Comparison Of Wallets And Waistline

1266 Words 6 Pages
Of Wallets and Waistlines: A relationship between body mass index and annual income
In our society today, there is a common trend is able to be seen across the United States, the expansion of the American waistline. As waistlines increase so does the prevalence of people becoming overweight or obese. Obesity has a major public health concern in the United States as almost two-thirds of the population has become obese (Marks, 2004). Someone is considered overweight if their BMI is within the range of 25 to 30 (Defining, 2016). In regards to someone being obese, there are three different classifications, class 1, class 2 and class 3 obese. If someone has a BMI within 30 to 34.99, they care considered to be class 1 obese (Defining,
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The surveys were collected from participants in January 2009 until December 2010. The qualifying participants then had personal interviews, physical examinations, laboratory tests, nutritional assessments and DNA repositories performed on them (Summary, 2015). The information gathered from these tests and examinations were compiled to form the database that was used for this experiment. The main variables utilized for this experiment were the body mass index, or BMI, and income levels of the participants.
The study design of this experiment was a cross sectional study. The relationship between diseases and exposures are able to be assessed for one set moment in time between January 2009 and December 2010. The income levels and BMI’s were used to determine the prevalence of obesity during this time frame. In order to investigate the potential relationship between the BMI’s and income levels, a one-way ANOVA test was conducted. An ANOVA test is a statistical technique that is used to explore variations in mean values within or between groups to see if they are the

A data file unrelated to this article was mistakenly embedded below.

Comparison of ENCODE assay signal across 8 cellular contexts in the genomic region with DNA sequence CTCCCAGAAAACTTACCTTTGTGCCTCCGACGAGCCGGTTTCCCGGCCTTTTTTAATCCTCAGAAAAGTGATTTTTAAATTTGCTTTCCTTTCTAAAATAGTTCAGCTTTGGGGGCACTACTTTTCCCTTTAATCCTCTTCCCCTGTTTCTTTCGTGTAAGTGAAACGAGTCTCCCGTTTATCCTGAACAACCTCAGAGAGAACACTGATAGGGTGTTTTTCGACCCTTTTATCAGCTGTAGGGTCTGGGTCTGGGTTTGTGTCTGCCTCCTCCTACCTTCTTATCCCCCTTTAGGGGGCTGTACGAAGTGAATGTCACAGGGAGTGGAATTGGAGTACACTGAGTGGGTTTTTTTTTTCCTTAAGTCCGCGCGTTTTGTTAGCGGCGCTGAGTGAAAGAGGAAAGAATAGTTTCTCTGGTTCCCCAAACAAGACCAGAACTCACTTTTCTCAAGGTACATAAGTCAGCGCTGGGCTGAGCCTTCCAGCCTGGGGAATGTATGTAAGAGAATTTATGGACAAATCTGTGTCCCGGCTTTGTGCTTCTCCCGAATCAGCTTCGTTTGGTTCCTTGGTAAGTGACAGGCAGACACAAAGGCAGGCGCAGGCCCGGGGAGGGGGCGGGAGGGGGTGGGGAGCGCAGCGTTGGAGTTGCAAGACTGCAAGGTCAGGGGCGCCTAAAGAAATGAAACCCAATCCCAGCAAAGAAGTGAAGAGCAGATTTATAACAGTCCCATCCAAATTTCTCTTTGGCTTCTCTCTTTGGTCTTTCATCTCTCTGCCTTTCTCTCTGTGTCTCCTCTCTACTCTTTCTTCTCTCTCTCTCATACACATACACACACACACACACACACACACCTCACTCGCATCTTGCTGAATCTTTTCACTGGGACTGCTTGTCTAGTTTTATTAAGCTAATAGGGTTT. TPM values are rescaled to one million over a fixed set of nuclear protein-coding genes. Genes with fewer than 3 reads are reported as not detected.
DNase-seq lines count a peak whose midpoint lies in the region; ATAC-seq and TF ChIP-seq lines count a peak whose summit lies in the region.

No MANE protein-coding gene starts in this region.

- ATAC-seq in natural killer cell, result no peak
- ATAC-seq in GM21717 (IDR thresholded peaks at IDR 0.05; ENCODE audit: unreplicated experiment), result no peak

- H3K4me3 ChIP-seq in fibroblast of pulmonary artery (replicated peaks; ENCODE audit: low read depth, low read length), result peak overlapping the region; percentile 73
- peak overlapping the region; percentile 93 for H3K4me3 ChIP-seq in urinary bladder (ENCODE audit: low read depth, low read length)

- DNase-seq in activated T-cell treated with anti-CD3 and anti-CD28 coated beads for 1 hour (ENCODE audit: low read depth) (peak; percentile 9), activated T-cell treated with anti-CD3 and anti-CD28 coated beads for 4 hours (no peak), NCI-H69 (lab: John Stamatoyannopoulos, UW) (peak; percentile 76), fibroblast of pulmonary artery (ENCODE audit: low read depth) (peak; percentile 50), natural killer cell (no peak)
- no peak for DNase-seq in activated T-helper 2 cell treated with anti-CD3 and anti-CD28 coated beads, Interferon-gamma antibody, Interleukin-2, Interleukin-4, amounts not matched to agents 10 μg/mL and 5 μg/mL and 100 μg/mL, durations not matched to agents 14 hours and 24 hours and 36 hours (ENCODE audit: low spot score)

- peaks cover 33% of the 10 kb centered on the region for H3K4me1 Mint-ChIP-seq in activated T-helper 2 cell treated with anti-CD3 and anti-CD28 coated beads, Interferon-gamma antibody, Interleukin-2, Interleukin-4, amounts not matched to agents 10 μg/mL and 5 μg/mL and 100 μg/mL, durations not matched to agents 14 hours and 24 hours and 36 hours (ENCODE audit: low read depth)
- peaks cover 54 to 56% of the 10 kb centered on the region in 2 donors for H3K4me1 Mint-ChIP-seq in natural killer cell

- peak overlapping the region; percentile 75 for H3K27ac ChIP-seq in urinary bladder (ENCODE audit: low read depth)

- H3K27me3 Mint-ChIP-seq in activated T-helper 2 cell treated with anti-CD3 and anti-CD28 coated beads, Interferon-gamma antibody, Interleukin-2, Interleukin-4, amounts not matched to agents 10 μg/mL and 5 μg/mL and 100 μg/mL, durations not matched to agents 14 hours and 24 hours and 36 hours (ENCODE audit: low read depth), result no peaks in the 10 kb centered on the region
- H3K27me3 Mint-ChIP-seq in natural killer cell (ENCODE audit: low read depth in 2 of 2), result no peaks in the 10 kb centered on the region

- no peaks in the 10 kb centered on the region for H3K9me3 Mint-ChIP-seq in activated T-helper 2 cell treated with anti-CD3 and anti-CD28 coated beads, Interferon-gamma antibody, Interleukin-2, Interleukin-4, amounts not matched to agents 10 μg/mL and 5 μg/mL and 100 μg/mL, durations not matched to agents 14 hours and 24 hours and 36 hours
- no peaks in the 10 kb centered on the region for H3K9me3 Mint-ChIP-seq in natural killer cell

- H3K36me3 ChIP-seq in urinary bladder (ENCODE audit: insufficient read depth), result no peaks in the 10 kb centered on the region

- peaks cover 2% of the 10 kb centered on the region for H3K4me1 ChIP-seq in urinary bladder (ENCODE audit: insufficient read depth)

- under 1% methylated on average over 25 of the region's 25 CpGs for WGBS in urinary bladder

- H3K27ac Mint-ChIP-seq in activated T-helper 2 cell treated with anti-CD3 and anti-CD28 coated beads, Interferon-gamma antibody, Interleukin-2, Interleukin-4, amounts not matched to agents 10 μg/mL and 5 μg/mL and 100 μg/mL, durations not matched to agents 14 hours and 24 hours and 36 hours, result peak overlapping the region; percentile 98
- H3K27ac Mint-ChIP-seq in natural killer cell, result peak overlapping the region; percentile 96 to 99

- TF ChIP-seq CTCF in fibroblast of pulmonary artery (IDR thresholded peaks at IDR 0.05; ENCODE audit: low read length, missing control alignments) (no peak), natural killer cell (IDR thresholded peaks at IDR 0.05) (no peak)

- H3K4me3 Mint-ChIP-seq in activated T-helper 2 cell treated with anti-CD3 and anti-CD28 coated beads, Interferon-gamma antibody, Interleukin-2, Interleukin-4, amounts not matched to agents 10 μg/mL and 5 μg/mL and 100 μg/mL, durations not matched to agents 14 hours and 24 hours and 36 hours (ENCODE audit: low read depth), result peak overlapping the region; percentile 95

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Due to 0 being lower than the set p-value of 0.5, it can be said that there is no difference between the mean values of the BMI’s and income levels. This also means that BMI’s are directly proportional to income levels. From both table one and table two, it can be seen that the mean BMI for each income level varies by only 0.3 kilograms per meters squared, which
With every experiment that is done, there is always a chance of limitations occurring. One limitation that occurred, which may have affected the results was the removal of 931 of the surveys. This could have affected the results by allowing one group to skew the results from having a larger number of people fall into one income level compared to the rest. Another limitation could be that the ANOVA test only shows that at least one group is different from the others that were under analysis and not how many or which one(s) truly are (Davies). The variances of each group could have caused additional limitations to this experiment was well. After reviewing the results of the test, the variances were not as similar as they should have

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